World-Herald editor strives in social media driven journalism
By Teddy Lampkin
University of Nebraska-Lincoln
Thad Livingston, sports editor with the Omaha World-Herald, has been working in journalism for close to 20 years, and he credits his start to a college English professor.
“She was impressed with a paper I had written, so she was going to recommend to the newspaper adviser that he make room for me on the newspaper staff,” he said. A couple of semesters later, Livingston found himself as the editor of the college newspaper at the University of Nebraska-Kearney.
After graduating, he landed a job as a city government reporter with the Hastings Tribune. “I worked long hours there for 10 years, moving up to managing editor by the age of 27,” he said.
Livingston soon resigned and moved to South Carolina, where he accepted an editing position at The Sun News in Myrtle Beach. Another transition occurred four years later, when he moved to Omaha to become an assistant sports editor at the World-Herald. A year later he was named sports editor.
Working as a sports editor at the state’s largest newspaper company can definitely be a hassle, but Livingston steps up to the plate for the job. “I grew up in the state,” he said, “and I understand what is important to sports fans in Nebraska and the important role the World-Herald has in delivering sports news to them.”
Having readers who care about the paper and facing the challenge of filling their plates better than any other news organization are what Livingston says he likes most about his job.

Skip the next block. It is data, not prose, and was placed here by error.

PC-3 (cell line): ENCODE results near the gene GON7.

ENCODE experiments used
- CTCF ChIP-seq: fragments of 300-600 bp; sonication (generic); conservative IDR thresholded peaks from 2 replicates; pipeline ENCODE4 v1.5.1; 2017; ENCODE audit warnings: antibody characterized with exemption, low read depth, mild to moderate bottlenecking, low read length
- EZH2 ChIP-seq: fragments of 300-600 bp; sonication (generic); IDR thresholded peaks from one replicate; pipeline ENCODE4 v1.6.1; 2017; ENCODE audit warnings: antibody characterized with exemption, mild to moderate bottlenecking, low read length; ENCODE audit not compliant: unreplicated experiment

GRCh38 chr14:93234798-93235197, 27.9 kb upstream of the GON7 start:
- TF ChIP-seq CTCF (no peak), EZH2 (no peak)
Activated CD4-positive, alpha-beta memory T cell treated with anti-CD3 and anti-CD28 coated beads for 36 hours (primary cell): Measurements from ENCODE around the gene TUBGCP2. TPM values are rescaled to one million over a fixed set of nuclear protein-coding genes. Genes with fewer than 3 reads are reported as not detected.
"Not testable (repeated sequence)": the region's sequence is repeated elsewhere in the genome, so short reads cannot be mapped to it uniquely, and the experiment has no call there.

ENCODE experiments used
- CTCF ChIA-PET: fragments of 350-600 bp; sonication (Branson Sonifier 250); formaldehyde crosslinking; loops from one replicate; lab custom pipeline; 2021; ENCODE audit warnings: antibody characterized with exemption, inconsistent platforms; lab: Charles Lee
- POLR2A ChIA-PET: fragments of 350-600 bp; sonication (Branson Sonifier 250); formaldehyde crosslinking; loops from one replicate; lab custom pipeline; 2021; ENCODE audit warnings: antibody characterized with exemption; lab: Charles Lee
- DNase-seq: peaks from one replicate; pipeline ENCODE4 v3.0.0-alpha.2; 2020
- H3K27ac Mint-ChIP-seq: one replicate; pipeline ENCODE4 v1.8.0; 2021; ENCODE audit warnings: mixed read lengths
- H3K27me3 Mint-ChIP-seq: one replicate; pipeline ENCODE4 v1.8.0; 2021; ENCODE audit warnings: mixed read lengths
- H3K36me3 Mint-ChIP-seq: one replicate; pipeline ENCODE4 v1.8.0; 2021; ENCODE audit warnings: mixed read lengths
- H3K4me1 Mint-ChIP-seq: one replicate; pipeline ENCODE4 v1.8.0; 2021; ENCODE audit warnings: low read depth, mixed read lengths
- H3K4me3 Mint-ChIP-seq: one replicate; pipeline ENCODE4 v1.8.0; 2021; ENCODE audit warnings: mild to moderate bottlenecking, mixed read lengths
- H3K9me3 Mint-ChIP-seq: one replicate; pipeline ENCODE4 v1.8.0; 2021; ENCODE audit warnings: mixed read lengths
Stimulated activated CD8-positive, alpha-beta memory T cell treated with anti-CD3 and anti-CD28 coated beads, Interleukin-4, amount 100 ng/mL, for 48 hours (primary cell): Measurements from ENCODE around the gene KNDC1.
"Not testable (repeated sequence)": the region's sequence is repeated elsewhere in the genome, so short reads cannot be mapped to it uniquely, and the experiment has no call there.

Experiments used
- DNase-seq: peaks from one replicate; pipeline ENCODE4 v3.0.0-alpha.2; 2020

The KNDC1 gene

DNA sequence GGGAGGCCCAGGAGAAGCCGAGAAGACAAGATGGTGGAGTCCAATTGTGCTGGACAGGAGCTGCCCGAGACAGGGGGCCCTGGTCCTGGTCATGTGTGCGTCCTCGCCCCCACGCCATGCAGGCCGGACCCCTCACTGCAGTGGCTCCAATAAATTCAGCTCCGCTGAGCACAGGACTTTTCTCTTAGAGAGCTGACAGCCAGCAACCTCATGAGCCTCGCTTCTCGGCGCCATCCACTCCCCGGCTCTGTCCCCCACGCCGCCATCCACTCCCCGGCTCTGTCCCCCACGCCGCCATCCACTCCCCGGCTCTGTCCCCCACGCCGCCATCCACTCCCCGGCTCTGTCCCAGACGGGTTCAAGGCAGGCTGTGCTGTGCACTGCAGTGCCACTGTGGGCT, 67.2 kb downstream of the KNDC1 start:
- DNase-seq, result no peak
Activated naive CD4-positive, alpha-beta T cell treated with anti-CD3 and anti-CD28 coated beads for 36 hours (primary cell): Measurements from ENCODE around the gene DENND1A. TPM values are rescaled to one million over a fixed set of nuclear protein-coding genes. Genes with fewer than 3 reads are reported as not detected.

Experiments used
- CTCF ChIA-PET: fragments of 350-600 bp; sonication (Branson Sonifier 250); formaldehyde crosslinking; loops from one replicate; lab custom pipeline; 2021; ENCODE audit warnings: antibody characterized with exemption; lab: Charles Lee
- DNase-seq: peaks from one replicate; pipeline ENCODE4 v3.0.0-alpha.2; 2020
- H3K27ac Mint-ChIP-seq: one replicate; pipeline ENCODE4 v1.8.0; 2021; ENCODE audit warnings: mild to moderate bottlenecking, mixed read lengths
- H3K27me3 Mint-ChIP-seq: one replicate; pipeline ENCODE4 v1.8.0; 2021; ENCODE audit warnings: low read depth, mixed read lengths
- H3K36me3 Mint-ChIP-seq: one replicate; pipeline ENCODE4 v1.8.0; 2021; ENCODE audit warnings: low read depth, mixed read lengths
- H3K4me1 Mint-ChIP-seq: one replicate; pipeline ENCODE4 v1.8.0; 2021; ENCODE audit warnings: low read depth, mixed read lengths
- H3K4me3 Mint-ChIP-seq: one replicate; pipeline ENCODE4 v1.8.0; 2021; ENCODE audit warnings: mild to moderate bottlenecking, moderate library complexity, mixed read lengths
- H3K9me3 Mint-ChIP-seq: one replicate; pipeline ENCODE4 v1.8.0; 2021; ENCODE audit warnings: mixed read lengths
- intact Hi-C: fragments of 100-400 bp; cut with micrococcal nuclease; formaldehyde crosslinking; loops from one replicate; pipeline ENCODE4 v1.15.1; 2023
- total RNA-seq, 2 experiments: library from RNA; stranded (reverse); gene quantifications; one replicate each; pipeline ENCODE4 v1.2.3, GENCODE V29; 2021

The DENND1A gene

But there’s a flip side to that coin. Long hours − and not being able to control those hours − top Livingston’s list of the non-enjoyable parts of his duties.
Editing stories from a weak writer is also near the top of that list, though editing is not the only thing editors are responsible for. “I do all kinds of stuff. Editing stories is just one of many duties,” Livingston said. “The hardest thing about my job would be having the stamina to meet the expectations of our readers every day.”
Another, more recent difficulty for editors − and all journalism professionals − is social media. The influence that Twitter, Facebook and other similar tools have on people is huge, and it seems that the hold that social media has on the world gets stronger every day. “It’s made journalism a lot harder,” Livingston said. “There are a lot of non-journalists out there dealing in non-truths, non-reporting and rumor.”
Today, any news organization without a website is most likely struggling, as more and more people rely on online sources for their news and information. “In 10 years, the actual hold-it-in-your-hand newspaper will have gone bye-bye,” Livingston said.
Dealing with technology and social media can give a news organization a chance to build credibility. People appreciate a company that can change with times while still providing a great product. “You either have credibility or you don’t,” Livingston said. “Those seeking information know where to go for the truth or strong opinions. That’s a position of strength.”